A woman hugs a man in a crowded airport
A family of refugees are reunited with each other in the Lincoln airport. Hundreds of refugees will settle in Lincoln for the next few months, some will come alone and some will come with their families. Photo courtesy of Catholic Social Services.

Many refugees from Afghanistan and other countries of the Middle East are arriving into the City of Lincoln. These refugees are leaving their war torn homes as the Taliban continue to take over their lands. Through pain and suffering many tired families are forced to leave and come live in an entirely different culture. 

Tyler Matson, a worker for Catholic Social Services, sees the different emotions that are displayed on the faces of refugees. They are faces of sadness, grief, anger, reluctancy and joy. 

As more and more Afghani refugees settle in Nebraska, there must be people to help. Tyler Matson is one man who delivers the help that the resettled refugees need.

“As a refugee case manager working for Catholic Social Services, I am quite literally the first interaction most of the refugees have with a person in their new community,” Matson said. “It is an absolute treat to do what I do.”

As a refugee case manager with Catholic Social Services, Matson picks up refugees from the airport. He drives them to get any essentials they need, and takes them to their new homes.

“Taking [refugees] to their new homes is my favorite part of the job,” Matson said. “You can imagine the different emotions that are taking place when a family enters their new home in America.”

Matson said emotions vary anywhere from joy, to sadness as the realizations set in that they are no longer in their old homes.

Take a step back and think about being forced to live in a new home in an entirely different country that lives an entirely different way of life and culture.

“I have to understand how to be friendly and care for others’ needs,” Matson said. “I believe that I can do that in a very unique way. I feel like I know how to experience empathy, and I think the refugees I encounter have a great respect for the way I handle every situation.”

Matson’s job does not end with dropping them off. There is a relationship that is kindled afterward. Some relationships are stronger than others depending on the emotions of others. If a refugee is joyful they react to Matson better. If they are sad or angry they do not gravitate towards Matson. No matter the emotions the refugees experience in front of Matson, he takes each and every one of them seriously.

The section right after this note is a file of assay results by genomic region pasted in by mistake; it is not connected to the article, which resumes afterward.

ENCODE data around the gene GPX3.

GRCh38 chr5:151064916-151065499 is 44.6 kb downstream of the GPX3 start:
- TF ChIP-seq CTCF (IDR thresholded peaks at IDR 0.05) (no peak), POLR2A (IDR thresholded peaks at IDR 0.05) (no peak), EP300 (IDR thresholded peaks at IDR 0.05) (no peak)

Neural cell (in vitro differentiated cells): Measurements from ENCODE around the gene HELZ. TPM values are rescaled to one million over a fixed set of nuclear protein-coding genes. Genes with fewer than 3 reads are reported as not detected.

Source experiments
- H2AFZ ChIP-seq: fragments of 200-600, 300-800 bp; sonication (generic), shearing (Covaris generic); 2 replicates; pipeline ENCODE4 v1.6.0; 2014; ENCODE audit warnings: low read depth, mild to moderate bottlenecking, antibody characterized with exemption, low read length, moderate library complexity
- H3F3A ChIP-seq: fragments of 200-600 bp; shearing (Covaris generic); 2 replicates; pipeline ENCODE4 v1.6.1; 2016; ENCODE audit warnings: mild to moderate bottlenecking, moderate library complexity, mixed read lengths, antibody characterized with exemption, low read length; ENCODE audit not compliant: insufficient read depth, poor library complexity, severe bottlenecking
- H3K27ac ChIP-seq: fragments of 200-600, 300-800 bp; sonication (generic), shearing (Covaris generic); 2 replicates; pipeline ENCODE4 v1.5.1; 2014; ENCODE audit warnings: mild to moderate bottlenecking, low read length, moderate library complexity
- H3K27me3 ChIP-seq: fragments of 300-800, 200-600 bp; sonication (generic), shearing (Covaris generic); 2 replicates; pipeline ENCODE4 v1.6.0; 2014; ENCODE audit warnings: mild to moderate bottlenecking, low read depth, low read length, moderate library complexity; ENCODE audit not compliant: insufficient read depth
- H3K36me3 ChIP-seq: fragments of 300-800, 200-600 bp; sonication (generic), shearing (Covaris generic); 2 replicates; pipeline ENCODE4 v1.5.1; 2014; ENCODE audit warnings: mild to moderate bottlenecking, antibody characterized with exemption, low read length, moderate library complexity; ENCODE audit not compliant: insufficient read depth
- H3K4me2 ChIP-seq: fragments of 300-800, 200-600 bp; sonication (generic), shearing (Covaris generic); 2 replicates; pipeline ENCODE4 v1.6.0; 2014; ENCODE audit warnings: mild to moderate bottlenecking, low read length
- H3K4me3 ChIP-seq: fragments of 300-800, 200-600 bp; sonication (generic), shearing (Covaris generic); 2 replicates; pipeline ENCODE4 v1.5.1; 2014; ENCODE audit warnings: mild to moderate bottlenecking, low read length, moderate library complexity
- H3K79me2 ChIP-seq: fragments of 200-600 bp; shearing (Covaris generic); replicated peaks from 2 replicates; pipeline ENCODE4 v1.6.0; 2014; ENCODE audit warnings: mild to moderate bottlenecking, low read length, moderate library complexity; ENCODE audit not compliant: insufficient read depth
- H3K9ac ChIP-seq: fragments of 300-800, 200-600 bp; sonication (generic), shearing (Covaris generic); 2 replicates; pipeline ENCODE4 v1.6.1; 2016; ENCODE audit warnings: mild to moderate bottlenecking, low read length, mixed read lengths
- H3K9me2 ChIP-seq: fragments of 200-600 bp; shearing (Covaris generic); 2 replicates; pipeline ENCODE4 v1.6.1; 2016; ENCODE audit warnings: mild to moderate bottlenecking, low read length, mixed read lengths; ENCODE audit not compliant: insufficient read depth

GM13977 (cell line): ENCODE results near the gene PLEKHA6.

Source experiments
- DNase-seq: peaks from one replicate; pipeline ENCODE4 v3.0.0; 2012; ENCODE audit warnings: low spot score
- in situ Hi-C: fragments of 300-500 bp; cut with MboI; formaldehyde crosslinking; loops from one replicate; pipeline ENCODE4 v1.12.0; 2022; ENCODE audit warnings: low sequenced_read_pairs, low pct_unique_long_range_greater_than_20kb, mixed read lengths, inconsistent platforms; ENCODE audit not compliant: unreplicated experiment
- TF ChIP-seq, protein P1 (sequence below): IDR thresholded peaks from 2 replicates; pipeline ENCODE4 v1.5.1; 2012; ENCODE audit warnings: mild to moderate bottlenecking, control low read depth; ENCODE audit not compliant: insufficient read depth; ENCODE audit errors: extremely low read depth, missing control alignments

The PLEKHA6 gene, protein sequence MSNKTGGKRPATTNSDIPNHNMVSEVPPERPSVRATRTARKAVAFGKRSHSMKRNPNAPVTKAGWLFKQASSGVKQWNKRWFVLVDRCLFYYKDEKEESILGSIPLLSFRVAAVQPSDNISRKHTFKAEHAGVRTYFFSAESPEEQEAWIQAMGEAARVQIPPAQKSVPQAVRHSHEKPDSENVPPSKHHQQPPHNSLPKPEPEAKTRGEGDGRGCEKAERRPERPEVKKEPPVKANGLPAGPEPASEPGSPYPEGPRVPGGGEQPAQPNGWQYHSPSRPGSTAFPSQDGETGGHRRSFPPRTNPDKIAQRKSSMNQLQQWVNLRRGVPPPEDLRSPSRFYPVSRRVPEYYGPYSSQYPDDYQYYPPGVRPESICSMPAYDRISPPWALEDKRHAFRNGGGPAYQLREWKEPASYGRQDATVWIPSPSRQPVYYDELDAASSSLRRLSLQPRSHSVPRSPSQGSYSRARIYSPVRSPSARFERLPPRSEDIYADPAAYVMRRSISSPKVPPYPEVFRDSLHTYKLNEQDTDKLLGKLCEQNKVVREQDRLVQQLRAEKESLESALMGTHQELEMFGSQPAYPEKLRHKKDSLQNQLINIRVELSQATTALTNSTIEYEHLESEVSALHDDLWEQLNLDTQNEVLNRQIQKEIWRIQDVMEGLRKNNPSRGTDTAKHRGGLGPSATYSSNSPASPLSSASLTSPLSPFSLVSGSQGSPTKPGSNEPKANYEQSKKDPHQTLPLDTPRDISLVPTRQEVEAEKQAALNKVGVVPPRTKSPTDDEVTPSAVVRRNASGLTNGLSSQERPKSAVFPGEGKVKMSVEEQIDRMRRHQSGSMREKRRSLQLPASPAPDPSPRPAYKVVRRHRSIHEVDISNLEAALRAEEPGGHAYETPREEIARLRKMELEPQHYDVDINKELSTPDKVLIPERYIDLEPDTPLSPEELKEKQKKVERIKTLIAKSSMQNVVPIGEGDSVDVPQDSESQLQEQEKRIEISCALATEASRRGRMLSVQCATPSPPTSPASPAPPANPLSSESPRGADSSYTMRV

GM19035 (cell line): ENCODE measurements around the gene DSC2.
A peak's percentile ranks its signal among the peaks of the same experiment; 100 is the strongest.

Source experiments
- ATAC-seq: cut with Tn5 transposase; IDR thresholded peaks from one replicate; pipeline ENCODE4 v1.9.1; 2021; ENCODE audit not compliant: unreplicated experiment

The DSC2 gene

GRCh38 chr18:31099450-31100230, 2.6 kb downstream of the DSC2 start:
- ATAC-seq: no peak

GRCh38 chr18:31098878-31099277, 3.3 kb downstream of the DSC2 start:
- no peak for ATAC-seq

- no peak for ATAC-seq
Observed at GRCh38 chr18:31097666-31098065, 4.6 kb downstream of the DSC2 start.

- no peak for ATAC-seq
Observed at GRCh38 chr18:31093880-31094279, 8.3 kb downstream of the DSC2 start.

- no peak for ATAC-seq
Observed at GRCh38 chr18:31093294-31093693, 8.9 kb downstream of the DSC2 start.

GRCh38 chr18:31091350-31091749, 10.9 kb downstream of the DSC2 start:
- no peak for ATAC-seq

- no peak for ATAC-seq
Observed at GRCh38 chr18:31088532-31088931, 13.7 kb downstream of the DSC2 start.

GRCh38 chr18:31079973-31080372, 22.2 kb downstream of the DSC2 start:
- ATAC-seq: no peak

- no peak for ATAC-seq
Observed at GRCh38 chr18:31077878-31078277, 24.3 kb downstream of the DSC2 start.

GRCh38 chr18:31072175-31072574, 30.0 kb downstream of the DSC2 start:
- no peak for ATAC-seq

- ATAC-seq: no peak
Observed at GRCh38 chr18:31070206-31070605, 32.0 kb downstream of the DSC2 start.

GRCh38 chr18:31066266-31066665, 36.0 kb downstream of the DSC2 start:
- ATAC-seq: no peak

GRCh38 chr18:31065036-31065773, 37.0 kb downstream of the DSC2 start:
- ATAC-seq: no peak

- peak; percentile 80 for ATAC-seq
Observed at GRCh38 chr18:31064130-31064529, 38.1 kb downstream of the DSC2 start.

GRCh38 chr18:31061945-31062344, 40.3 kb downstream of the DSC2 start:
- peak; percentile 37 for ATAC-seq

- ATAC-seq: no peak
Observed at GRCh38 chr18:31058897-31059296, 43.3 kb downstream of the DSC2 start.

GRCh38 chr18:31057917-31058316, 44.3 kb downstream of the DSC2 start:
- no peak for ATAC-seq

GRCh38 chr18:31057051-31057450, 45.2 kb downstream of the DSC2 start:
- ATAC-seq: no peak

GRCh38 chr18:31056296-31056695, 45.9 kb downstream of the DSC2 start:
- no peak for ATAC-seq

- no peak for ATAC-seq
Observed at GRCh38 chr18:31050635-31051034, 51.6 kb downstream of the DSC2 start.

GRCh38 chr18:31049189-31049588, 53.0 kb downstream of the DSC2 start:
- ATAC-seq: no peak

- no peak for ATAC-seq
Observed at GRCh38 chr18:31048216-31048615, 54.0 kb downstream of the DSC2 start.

Each time he takes them to a doctor’s appointment, or picks them up home essentials, the relationship deepens.

Some people and families respond well to Matson.  He said they are comfortable with him and ask him plenty of questions. He also said, some people and families may feel anxious and not respond well to him.

“All I can do is care for them, that is my priority,” Matson said. “I need to understand that not everyone will respond in a loving way to me. They are in circumstances that I can’t even dream of.”

Matson has made an impact on many of the refugees that he has encountered. One refugee named Zabeeh, that Matson picked up, is very grateful for who he is as a person.

“In a very scary time, I felt that [Tyler] was there to be our comforter,” Zabeeh said. “He didn’t have to try, he just did and that was all I could ask for.”

Another refugee, Awad, felt a sense of peace when being picked up by Matson.

“There was much anxiety,” Awad said. “When I saw him smile at us, it made everything a little bit easier.”

Mitch Fisher, one of Matson’s roommates, said he is inspired by the way Matson lives his life.

“We will be walking downtown and [Tyler] never hesitates to strike up conversation with the homeless,” Fisher said. “He sees the good in everyone he encounters, whether that be the homeless here in our community or the new refugees moving to our city.”

Matson will continue to help refugees settling in Lincoln as more seek refuge in the middle of the country.

“As I continue to try and make a small impact,” Matson Said. “I know these courageous [refugees] will continue to make an impact on me.

Senior Journalism student at the University of Nebraska-Lincoln